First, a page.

Andreesen Horowitz partner, former Facebook general counsel Ullyot to present Nies Lecture at Marquette Law School
Ullyot is a partner with Andreessen Horowitz, the leading venture capital firm in Silicon Valley.
MILWAUKEE — Ted Ullyot, a partner with venture capital firm Andreessen Horowitz and former general counsel for Facebook, will present “Innovation, Disruption, and Intellectual Property: A View From Silicon Valley” for Marquette Law School’s Nies Lecture in Intellectual Property on Tuesday, April 12, at 4:30 p.m. in Eckstein Hall, 1215 W. Michigan Street.
The American technology sector, centered in and around Silicon Valley, stands today as a celebrated leader of innovation, disruption, and economic progress. Countless factors have contributed to the Valley’s success, and American intellectual property law—whose fundamental purpose is to promote innovation—is prominent among those.
But the relationship between intellectual property law and today’s tech innovators is complicated. Some argue that, at least in the software realm, patent law is doing more to dampen innovation than to encourage it. Similarly, many respected Silicon Valley leaders view copyright law as a tool invoked unfairly by “old economy” companies to impede their web-based competitors. And the rise and success of the open source movement—in which inventions are licensed broadly and freely for community use, modification, and improvement—suggest that today’s computer scientists view sharing and collaboration, rather than the exclusive-rights paradigm of intellectual property law, as the best path to breakthrough innovations. In short, intellectual property law is among the institutions being disrupted by Silicon Valley today.
Ullyot confronted many of these novel issues firsthand as the general counsel of Facebook from 2008 to 2013—a period in which the company grew from a small private enterprise embroiled in several high-profile intellectual property disputes to the publicly traded giant it is today. Drawing on those and other experiences from his years in the tech sector, he will give a perspective from Silicon Valley on the state of intellectual property law today, and some thoughts for the future.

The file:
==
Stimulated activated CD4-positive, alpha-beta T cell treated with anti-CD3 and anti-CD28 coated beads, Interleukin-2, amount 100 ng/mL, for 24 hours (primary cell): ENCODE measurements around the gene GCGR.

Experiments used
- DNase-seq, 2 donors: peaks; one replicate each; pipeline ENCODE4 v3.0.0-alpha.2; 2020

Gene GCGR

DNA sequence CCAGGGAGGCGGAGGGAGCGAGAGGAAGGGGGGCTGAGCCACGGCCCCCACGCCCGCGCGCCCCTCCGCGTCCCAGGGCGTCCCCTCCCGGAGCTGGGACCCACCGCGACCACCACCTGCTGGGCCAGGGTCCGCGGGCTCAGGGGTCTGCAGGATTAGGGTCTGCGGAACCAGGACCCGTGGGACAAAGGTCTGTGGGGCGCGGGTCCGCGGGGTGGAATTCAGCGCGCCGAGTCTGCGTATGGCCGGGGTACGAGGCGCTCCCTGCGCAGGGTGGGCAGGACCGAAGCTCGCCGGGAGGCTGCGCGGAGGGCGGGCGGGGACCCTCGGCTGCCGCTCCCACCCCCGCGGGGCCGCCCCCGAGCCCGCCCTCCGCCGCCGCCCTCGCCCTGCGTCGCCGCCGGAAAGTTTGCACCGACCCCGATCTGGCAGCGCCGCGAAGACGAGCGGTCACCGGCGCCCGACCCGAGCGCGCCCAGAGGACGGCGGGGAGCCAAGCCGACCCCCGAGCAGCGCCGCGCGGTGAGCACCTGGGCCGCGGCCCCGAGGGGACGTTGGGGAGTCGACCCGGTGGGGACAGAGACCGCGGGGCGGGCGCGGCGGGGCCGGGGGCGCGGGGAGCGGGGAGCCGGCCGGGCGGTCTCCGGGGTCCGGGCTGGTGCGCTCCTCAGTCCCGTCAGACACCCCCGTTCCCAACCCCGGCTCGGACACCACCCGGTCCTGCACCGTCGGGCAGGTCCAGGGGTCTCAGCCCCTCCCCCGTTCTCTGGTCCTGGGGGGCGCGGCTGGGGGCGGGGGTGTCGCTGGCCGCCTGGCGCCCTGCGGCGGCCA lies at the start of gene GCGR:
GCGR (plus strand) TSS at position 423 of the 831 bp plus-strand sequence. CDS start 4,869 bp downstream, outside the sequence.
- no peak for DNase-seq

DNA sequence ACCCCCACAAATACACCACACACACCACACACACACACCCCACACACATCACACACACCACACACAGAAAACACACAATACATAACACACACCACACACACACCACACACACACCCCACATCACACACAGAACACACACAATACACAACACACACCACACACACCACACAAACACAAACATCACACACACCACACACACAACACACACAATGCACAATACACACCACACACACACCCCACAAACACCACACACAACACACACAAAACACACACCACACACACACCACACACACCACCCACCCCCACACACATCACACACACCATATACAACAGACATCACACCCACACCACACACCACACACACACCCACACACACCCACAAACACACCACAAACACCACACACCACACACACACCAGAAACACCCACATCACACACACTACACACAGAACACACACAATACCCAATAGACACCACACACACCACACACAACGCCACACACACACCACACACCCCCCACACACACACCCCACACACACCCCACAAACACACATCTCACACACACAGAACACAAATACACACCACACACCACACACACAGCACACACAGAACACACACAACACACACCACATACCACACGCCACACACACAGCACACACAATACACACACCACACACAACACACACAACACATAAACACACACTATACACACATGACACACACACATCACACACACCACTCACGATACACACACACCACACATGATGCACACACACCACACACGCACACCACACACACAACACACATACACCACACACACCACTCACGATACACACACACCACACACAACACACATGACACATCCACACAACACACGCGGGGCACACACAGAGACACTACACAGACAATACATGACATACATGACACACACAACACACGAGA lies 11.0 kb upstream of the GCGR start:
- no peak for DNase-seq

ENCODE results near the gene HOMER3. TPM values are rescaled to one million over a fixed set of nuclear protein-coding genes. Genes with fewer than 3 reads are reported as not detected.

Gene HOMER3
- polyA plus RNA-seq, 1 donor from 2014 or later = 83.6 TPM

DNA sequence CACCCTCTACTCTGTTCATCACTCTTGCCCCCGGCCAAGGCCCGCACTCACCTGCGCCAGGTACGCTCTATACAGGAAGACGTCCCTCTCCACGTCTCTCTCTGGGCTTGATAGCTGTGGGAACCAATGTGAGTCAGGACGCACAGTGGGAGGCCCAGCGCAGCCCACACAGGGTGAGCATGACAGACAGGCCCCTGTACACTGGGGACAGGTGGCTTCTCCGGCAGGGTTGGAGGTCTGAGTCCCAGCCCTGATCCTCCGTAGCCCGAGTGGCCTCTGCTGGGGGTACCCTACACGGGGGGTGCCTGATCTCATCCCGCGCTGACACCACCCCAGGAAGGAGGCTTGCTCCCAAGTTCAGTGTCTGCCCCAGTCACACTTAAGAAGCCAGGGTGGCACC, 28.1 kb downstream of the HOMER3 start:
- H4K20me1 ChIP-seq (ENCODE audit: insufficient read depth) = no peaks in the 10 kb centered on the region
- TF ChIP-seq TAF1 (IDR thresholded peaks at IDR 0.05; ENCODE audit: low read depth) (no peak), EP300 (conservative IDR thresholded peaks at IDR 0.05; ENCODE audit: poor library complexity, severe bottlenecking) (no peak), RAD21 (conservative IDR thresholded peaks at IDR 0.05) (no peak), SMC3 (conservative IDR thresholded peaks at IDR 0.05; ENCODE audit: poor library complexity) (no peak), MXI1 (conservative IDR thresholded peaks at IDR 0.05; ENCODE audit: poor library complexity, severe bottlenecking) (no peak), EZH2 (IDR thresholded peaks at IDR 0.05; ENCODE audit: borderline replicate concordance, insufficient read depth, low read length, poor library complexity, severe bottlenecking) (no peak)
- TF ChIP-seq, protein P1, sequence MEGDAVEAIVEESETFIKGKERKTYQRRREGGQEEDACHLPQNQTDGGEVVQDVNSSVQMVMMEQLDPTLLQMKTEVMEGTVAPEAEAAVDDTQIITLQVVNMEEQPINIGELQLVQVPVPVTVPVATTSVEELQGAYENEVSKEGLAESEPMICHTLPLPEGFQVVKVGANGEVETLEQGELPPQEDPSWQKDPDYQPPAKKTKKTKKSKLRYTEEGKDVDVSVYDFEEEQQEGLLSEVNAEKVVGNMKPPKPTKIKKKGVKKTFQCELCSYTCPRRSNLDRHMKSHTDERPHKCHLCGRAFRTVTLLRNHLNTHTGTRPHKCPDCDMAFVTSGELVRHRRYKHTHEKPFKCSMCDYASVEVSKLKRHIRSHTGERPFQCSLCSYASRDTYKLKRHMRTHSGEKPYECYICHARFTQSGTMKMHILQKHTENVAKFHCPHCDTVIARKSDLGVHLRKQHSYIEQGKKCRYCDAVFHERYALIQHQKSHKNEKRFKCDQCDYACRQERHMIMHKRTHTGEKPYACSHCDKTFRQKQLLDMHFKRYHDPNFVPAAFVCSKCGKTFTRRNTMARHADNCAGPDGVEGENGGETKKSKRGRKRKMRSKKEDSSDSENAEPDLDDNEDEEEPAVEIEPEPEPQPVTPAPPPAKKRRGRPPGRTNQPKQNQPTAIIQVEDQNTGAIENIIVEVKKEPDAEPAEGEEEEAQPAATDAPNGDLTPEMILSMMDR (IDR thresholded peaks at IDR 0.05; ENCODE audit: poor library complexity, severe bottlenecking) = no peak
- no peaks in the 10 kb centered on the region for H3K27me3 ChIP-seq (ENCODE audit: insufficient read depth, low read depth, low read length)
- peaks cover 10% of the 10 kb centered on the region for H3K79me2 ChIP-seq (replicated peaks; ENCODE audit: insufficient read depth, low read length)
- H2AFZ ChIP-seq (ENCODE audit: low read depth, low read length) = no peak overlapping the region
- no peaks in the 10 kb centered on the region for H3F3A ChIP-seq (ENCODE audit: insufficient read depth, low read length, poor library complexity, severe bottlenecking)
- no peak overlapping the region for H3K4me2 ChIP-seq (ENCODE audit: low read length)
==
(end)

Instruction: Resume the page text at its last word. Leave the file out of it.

Ullyot is a partner with Andreessen Horowitz, the leading venture capital firm in Silicon Valley, where he directs the firm’s policy and regulatory affairs group. From 2008 to 2013, he was general counsel of Facebook. He previously served as chief of staff to the attorney general of the United States, deputy staff secretary to the president of the United States, executive vice president and general counsel of ESL Investments, Inc., and a partner at Kirkland & Ellis. His career began as a law clerk to Judge J. Michael Luttig of the Fourth Circuit and to U.S. Supreme Court Justice Antonin Scalia. He is an honors graduate of Harvard College and the University of Chicago Law School.
This annual lecture remembers the Honorable Helen Wilson Nies, who served as a judge of the U.S. Court of Appeals for the Federal Circuit from 1982 until 1996 (chief judge 1990–1994).
Seating is available; registration is required and is available online.
Press Releases by Marquette University
SunPower CEO to discuss changes in the solar industry at Marquette University’s Opus College of EngineeringDec 6th, 2016 by Marquette University
Werner will talk about the evolution of the solar industry.
Grants will fund two projects and start a robotics program within local high schools
Marquette researcher finds major Middle East dust storm caused by extreme drought, not regional conflictNov 17th, 2016 by Marquette University
In addition, Parolari and his team found that vegetation coverage was high in 2015 compared to previous years.
Two Marquette University researchers found.
The Law School established the Restorative Justice Initiative in 2004 to help support victims and communities in the process of healing from the effects of crime.
New Marquette Law School Poll finds Clinton leading Trump by 6 percentage points in Wisconsin; Senate race is virtually tiedNov 2nd, 2016 by Marquette University
Among Wisconsin likely voters, 46 percent support Hillary Clinton and 40 percent support Donald Trump.